But it requires a particular breed of lowlife to advertise the sexual superiority of one’s mistress over the mother of one’s children. That was Trump’s style. He leaked stories to the New York tabloids about Ivana’s breast implants—they didn’t feel right. Marla Maples, by contrast, suited him better. She, proving her suitability for the man she was eager to steal from his family, told the papers that her encounters with the mogul were “the best sex I’ve ever had.” It wasn’t just Donald Trump’s betrayal that caught my eye, nor just the tawdriness—it was the cruelty.
What kind of person treats the mother of his children that way?
The one who wants to be next president of the US.
And then there’s his brother’s son and his child, Trump’s great-nephew. He developed cerebral palsy at birth, and Trump said he would take care of the medical bills. Trump’s brother was an alcoholic and failed to make the big bucks.
Then came the unveiling of Fred Sr.’s will, which Donald had helped draft. It divided the bulk of the inheritance, at least $20 million, among his children and their descendants, “other than my son Fred C. Trump Jr.” Freddy’s children sued, claiming that an earlier version of the will had entitled them to their father’s share of the estate, but that Donald and his siblings had used “undue influence” over their grandfather, who had dementia, to cut them out. A week later, Mr. Trump retaliated by withdrawing the medical benefits critical to his nephew’s infant child.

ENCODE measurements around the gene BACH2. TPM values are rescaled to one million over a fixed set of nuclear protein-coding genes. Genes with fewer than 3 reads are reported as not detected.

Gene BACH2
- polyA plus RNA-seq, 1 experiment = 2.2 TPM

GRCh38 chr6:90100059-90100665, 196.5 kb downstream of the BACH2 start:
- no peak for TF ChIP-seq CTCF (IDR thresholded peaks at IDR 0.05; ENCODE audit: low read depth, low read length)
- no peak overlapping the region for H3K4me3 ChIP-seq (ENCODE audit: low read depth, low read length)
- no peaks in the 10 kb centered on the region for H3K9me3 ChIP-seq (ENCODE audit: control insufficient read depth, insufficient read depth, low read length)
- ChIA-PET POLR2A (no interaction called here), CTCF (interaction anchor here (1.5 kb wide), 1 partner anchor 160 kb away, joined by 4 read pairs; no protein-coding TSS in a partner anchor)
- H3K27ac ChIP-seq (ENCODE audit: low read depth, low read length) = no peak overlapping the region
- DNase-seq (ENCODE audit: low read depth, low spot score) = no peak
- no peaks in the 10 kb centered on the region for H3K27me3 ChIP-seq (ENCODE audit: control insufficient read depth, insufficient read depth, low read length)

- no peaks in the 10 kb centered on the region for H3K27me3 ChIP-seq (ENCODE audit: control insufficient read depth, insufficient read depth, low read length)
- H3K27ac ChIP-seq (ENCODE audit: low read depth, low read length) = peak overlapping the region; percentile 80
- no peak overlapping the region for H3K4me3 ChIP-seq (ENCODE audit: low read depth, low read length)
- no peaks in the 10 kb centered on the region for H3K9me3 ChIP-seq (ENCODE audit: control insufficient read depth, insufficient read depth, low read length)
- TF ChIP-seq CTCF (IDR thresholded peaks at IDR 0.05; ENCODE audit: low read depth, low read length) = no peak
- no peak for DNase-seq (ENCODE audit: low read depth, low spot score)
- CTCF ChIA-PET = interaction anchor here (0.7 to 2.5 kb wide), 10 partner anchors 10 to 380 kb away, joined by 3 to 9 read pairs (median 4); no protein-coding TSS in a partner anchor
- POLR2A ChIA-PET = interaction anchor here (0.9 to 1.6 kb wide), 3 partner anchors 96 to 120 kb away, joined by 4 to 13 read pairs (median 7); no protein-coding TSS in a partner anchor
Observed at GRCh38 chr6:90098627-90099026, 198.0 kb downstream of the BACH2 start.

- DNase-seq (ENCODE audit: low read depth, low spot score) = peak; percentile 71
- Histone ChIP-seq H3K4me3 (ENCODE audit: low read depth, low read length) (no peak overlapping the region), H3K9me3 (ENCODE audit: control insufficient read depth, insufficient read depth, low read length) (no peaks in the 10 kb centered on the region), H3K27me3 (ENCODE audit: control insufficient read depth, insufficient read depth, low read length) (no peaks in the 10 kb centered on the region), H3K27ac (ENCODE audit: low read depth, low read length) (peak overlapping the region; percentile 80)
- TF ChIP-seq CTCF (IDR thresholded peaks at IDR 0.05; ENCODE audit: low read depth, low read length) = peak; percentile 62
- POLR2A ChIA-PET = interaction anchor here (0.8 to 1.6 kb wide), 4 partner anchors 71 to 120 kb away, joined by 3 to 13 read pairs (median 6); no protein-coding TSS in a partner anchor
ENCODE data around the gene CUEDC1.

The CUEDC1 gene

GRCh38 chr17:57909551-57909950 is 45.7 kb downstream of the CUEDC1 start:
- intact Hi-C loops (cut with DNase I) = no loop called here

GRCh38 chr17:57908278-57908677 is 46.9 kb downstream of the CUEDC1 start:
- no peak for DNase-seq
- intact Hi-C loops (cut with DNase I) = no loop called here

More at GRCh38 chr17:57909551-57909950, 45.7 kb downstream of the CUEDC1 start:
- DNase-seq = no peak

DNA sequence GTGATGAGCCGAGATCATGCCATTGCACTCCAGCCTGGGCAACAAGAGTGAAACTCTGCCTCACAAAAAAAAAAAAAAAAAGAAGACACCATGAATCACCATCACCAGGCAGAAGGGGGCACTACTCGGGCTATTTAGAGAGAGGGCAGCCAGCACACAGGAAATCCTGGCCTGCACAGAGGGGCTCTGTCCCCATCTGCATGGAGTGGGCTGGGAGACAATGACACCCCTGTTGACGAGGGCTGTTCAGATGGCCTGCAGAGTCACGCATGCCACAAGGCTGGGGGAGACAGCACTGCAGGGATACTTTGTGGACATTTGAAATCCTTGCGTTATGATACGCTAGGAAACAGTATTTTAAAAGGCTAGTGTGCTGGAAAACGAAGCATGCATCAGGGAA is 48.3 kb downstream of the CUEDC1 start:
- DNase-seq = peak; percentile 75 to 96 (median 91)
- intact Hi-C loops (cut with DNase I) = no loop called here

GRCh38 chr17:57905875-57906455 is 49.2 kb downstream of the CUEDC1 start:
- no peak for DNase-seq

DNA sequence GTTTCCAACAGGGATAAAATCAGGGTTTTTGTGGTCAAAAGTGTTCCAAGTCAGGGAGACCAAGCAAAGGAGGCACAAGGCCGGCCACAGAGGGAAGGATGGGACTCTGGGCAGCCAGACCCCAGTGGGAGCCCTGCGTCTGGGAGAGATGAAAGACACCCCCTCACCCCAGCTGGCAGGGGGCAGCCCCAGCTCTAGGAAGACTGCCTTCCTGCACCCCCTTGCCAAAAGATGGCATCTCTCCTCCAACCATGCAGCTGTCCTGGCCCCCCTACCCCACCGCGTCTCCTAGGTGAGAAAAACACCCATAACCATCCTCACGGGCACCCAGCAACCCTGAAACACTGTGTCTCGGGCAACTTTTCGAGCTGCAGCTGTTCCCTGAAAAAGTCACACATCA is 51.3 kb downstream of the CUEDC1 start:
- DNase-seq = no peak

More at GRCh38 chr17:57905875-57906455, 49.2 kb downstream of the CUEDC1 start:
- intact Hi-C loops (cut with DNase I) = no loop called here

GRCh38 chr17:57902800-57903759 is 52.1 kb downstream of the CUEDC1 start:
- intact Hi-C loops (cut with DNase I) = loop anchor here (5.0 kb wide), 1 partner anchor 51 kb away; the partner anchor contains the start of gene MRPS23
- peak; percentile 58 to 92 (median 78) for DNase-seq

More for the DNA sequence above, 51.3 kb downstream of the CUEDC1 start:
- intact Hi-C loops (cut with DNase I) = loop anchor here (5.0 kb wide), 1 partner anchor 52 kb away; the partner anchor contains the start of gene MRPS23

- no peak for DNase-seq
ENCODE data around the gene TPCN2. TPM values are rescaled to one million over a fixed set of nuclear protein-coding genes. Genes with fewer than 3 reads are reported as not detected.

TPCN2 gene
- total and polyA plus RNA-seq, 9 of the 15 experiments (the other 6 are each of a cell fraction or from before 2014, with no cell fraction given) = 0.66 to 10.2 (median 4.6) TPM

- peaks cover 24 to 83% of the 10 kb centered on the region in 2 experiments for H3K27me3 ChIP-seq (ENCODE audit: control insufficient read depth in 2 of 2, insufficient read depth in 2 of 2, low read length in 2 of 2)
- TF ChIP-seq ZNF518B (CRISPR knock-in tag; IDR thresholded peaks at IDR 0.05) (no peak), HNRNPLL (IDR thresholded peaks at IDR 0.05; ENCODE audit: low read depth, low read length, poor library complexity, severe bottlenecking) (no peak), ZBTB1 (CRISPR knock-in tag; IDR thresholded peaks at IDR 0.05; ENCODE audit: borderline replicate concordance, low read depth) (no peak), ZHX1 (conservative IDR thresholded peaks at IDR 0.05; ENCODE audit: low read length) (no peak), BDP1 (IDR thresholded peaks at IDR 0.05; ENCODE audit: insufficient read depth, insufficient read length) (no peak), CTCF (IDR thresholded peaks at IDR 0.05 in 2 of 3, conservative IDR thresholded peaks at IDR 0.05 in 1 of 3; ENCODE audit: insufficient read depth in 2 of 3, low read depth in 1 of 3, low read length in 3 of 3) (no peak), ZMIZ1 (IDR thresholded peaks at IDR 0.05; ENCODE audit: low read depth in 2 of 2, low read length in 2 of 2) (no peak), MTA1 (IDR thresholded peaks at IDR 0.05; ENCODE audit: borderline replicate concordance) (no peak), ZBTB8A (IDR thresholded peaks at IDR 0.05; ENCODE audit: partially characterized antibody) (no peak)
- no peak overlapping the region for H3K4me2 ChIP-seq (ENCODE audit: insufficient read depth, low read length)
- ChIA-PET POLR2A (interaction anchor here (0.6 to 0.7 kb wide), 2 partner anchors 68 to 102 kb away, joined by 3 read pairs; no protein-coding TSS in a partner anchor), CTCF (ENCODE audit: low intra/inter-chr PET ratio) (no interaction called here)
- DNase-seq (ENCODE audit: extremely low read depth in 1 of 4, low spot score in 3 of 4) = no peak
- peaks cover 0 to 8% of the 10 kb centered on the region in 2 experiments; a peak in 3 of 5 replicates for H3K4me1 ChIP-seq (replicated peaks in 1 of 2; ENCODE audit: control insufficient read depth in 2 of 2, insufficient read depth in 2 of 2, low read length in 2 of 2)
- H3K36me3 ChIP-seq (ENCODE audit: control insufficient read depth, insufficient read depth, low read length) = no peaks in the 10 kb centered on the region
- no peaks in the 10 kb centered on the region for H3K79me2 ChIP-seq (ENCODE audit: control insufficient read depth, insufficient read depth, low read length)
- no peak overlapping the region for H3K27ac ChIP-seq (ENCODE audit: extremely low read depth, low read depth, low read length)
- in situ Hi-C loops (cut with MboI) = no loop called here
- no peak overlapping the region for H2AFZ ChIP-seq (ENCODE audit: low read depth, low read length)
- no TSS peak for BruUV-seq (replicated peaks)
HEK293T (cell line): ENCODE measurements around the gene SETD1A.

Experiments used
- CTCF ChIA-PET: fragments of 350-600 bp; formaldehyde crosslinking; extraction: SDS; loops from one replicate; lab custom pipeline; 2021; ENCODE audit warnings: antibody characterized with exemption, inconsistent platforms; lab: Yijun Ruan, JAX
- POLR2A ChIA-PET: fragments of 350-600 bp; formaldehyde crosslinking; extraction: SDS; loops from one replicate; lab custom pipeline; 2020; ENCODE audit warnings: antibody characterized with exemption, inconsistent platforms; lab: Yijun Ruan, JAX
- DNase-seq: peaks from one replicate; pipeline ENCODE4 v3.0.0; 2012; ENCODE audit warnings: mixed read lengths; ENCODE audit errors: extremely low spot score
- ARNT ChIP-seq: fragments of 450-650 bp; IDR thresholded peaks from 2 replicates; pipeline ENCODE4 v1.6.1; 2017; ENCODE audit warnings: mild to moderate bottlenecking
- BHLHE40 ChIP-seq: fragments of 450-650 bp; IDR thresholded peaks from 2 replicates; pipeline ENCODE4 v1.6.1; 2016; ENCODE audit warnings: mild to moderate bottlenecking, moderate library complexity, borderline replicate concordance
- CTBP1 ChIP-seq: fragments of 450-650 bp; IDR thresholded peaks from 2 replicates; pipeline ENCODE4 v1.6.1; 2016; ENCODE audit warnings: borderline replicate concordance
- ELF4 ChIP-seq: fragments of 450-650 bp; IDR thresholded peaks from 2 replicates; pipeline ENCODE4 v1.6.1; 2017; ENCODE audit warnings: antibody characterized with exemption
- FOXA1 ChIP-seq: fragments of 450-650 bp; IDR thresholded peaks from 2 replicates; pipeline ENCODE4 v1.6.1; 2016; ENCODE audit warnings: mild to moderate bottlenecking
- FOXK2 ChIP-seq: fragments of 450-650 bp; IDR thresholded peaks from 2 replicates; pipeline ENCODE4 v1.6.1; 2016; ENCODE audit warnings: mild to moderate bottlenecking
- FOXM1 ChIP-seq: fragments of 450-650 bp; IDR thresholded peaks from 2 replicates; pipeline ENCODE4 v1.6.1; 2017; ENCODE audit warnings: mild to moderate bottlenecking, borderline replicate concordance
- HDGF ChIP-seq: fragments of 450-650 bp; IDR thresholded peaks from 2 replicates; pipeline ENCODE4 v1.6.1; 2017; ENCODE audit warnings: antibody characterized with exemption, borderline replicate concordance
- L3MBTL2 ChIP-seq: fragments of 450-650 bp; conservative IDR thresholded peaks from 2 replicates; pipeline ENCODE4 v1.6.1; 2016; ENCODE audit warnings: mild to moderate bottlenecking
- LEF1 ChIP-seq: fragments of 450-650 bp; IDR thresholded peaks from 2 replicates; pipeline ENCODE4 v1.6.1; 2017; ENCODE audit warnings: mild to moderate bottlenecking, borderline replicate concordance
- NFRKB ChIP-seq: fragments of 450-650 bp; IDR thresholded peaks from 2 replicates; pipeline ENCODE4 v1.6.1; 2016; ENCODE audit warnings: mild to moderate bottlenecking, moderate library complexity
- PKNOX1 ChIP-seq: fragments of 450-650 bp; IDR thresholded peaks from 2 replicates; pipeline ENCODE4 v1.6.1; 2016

“I was angry because they sued,” he explained during last week’s interview.
A heart of dung.
There are lots more stories to tell about Trump’s cruel streak. In the present campaign, he mocked John McCain for being captured and tortured while fighting for the United States in Vietnam and attacked the Gold Star Family that spoke at the Democratic National Convention after losing a son in Iraq. Many people know that years before Trump was a politician he feuded with a talk show host. “Well, Rosie O’Donnell is disgusting both inside and out,” he declared. “You look at her, she’s a slob. She talks like a truck driver… If I were running The View I’d look right in that fat ugly face of hers and say, ‘Rosie, you’re fired.’” What few people know is that later, when O’Donnell got engaged, Trump went on Twitter to write this:
What kind of person rekindles a feud with insults on hearing that someone got engaged?
The Donald Trump kind.
Can you imagine four years of watching him carry on that way as head of state?
People disagree about the ideal traits to have in a leader. But almost no one wants a president who has proven himself an addict to being cruel, mean-spirited, and spiteful. For decades, Trump has been deliberately cruel to others, often in the most public ways. He behaves this way flagrantly, showing no sign of shame or reflection.
What kind of person still acts that way at 70? A bad person.
It is that simple.
Giving a cruel man power and expecting that he won’t use it to inflict cruelty is madness. To vote for Trump, knowing all of this, is to knowingly empower cruelty.